As well as the moral arguments against the Sun making a comeback on Merseyside, there is also a wider social significance to this boycott. As police commissioners prepare to go on trial and newspaper editors continue to be sacked, it has become evident that the impacts of the disaster have reverberated right to the top of Britain’s elite. In 2012, Hillsborough campaign spokesman Peter Hooton said that the boycott is ‘symbolic’. The grander social significance is key to understanding why the boycott has been upheld for so long.
It is important to remember that Hillsborough was not merely a terrible and unnecessary tragedy, it is a stark example in modern British history of how many in power believed they were above the law. Consistently putting their own interests over and above ordinary people, the South Yorkshire Police, along with a complicit print media, took part in one of the greatest cover-ups in British judicial history that went right to the top. The Independent Police Complaints Commission uncovered that 219 officers had altered their accounts of Hillsborough to favour a version of events set out by the police and promoted by the Sun. Six people, including Hillsborough match commander David Duckenfield and former Chief Constable Sir Norman Bettison have now been prosecuted for offences related to the disaster yet, no-one in the media has ever been held to account for the harm they caused. On the contrary, former editor of the Sun, Kelvin Mackenzie, retained a column with the paper, writing derogatory articles aimed at Liverpool until just this year. These endless attacks and perpetual lies have only strengthened the consensus that the boycott is here to stay.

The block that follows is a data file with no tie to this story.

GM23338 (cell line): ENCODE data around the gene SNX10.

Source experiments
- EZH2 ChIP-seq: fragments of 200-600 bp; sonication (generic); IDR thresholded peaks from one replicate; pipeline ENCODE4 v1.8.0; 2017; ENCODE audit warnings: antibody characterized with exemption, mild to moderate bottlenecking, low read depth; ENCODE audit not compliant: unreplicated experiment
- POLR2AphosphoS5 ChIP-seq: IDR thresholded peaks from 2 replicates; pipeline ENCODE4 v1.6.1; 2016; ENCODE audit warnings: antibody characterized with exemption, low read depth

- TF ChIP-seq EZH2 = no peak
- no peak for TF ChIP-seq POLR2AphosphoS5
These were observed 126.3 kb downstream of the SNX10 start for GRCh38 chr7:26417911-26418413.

What Hillsborough helped to expose was a total disjunct between the interests of common people and those of powerful institutions. This was social inequality unfolding before our eyes. Today, the boycott stands as a real life expression of that disjunct and as an important reminder of past injustices. Ordinary people literally refusing to bow down to media interests – a powerful symbol of solidarity and one that should be celebrated. At a time of such distrust and disillusionment with the mainstream media, acts of solidarity at the community level become sacrosanct. Also, who’s to say that, given the opportunity, a cover-up of this nature could never happen again? The same parallels between Britain’s elite and media organizations exist today, the same media oligarch presides over the Sun newspaper as was the case in 1989.
The long battle for justice has seen much turmoil and grief, but now this story is an example of true British resolve in the face of adversity and of how the underdog can always win if there is enough persistence and love behind their fight. For the Sun, this act of defiance should serve to remind them of whose interests they exist to represent and for the people of Liverpool, the ongoing boycott stands testament to their struggle for justice and should be maintained as a beacon of solidarity and hope for all to take inspiration from.